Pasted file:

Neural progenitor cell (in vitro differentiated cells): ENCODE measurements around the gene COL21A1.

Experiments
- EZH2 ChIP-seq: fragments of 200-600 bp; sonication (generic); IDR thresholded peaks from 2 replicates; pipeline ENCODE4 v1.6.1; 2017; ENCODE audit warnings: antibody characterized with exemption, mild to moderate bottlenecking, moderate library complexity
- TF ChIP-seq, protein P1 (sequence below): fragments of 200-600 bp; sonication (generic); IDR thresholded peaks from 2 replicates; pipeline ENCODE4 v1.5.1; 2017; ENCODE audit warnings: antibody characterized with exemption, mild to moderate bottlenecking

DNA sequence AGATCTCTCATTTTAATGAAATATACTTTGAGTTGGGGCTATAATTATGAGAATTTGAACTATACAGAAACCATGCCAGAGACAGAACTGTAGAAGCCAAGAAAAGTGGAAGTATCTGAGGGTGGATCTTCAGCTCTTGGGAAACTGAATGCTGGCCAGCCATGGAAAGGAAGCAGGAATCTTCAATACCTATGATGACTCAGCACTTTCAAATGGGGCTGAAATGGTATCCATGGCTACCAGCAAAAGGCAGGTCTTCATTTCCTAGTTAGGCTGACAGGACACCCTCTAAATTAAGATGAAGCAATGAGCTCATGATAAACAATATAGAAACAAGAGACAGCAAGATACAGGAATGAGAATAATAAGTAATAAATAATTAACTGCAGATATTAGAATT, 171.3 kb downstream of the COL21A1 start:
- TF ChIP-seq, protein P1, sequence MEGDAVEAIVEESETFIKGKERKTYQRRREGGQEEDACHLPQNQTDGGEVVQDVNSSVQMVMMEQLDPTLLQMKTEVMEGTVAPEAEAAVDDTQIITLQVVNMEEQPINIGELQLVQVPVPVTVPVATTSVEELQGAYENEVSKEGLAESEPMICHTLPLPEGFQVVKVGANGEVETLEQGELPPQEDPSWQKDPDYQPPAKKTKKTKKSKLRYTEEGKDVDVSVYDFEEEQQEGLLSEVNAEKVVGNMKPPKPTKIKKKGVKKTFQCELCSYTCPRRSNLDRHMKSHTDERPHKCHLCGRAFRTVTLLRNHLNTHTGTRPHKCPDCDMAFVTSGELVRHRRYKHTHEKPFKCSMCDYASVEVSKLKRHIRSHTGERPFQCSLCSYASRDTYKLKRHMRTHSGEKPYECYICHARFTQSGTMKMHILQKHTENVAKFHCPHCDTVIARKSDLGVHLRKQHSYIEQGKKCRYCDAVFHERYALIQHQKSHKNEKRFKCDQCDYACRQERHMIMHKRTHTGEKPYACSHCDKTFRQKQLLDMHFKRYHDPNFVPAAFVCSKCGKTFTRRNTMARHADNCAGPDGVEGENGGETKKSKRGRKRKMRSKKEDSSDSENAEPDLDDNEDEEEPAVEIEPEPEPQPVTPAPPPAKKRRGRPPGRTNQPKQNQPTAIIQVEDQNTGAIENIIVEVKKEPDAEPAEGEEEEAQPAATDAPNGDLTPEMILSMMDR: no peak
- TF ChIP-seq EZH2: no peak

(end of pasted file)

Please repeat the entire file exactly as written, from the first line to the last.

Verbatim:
Neural progenitor cell (in vitro differentiated cells): ENCODE measurements around the gene COL21A1.

Experiments
- EZH2 ChIP-seq: fragments of 200-600 bp; sonication (generic); IDR thresholded peaks from 2 replicates; pipeline ENCODE4 v1.6.1; 2017; ENCODE audit warnings: antibody characterized with exemption, mild to moderate bottlenecking, moderate library complexity
- TF ChIP-seq, protein P1 (sequence below): fragments of 200-600 bp; sonication (generic); IDR thresholded peaks from 2 replicates; pipeline ENCODE4 v1.5.1; 2017; ENCODE audit warnings: antibody characterized with exemption, mild to moderate bottlenecking

DNA sequence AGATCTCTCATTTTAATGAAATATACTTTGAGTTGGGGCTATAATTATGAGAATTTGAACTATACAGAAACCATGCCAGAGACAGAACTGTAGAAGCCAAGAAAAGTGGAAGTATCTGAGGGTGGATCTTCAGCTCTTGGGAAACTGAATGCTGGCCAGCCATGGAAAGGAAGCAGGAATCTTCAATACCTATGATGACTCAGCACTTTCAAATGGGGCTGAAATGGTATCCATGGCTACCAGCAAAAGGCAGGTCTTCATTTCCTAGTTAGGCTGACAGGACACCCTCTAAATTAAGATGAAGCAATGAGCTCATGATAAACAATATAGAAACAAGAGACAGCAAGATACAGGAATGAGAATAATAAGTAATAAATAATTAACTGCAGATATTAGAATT, 171.3 kb downstream of the COL21A1 start:
- TF ChIP-seq, protein P1, sequence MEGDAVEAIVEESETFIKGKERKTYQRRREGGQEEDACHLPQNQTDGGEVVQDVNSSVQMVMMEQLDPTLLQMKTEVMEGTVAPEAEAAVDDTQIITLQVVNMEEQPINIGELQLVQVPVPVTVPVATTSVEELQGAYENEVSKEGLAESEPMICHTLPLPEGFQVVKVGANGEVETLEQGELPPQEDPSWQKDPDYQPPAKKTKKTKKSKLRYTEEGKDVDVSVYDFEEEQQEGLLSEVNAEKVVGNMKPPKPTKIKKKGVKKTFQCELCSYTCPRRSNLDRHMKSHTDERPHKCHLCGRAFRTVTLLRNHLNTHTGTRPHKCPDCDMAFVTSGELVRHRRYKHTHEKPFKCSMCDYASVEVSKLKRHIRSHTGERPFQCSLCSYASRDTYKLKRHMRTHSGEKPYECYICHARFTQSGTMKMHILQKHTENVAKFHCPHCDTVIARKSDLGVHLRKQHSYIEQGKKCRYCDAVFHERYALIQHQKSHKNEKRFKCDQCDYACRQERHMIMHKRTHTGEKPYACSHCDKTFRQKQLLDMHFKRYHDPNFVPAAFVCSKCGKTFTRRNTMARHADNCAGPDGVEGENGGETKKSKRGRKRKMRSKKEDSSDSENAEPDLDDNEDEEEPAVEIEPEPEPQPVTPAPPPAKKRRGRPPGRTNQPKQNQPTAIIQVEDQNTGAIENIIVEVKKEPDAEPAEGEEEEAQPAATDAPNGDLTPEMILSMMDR: no peak
- TF ChIP-seq EZH2: no peak